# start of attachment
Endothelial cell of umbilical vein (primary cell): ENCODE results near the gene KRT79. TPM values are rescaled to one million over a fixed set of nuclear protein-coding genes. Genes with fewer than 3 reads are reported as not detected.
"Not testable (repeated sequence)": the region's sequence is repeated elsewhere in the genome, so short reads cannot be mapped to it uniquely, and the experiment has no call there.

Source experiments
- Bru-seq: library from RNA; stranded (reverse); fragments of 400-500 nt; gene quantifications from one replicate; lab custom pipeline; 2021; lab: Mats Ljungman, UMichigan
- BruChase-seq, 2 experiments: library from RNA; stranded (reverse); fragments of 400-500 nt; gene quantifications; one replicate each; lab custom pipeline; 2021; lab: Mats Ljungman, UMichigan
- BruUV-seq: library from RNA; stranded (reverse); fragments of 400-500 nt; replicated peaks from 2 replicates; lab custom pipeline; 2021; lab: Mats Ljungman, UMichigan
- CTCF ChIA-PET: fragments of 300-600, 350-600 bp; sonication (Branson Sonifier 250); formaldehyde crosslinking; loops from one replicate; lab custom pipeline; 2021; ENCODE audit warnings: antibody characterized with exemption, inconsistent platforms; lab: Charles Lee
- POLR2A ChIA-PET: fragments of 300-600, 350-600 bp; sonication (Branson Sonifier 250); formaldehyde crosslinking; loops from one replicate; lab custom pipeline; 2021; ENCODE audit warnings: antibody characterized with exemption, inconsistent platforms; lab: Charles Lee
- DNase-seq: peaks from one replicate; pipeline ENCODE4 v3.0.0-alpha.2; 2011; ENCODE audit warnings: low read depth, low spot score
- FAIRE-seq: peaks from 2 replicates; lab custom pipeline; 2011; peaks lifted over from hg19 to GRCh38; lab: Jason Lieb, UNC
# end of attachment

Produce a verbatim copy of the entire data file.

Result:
Endothelial cell of umbilical vein (primary cell): ENCODE results near the gene KRT79. TPM values are rescaled to one million over a fixed set of nuclear protein-coding genes. Genes with fewer than 3 reads are reported as not detected.
"Not testable (repeated sequence)": the region's sequence is repeated elsewhere in the genome, so short reads cannot be mapped to it uniquely, and the experiment has no call there.

Source experiments
- Bru-seq: library from RNA; stranded (reverse); fragments of 400-500 nt; gene quantifications from one replicate; lab custom pipeline; 2021; lab: Mats Ljungman, UMichigan
- BruChase-seq, 2 experiments: library from RNA; stranded (reverse); fragments of 400-500 nt; gene quantifications; one replicate each; lab custom pipeline; 2021; lab: Mats Ljungman, UMichigan
- BruUV-seq: library from RNA; stranded (reverse); fragments of 400-500 nt; replicated peaks from 2 replicates; lab custom pipeline; 2021; lab: Mats Ljungman, UMichigan
- CTCF ChIA-PET: fragments of 300-600, 350-600 bp; sonication (Branson Sonifier 250); formaldehyde crosslinking; loops from one replicate; lab custom pipeline; 2021; ENCODE audit warnings: antibody characterized with exemption, inconsistent platforms; lab: Charles Lee
- POLR2A ChIA-PET: fragments of 300-600, 350-600 bp; sonication (Branson Sonifier 250); formaldehyde crosslinking; loops from one replicate; lab custom pipeline; 2021; ENCODE audit warnings: antibody characterized with exemption, inconsistent platforms; lab: Charles Lee
- DNase-seq: peaks from one replicate; pipeline ENCODE4 v3.0.0-alpha.2; 2011; ENCODE audit warnings: low read depth, low spot score
- FAIRE-seq: peaks from 2 replicates; lab custom pipeline; 2011; peaks lifted over from hg19 to GRCh38; lab: Jason Lieb, UNC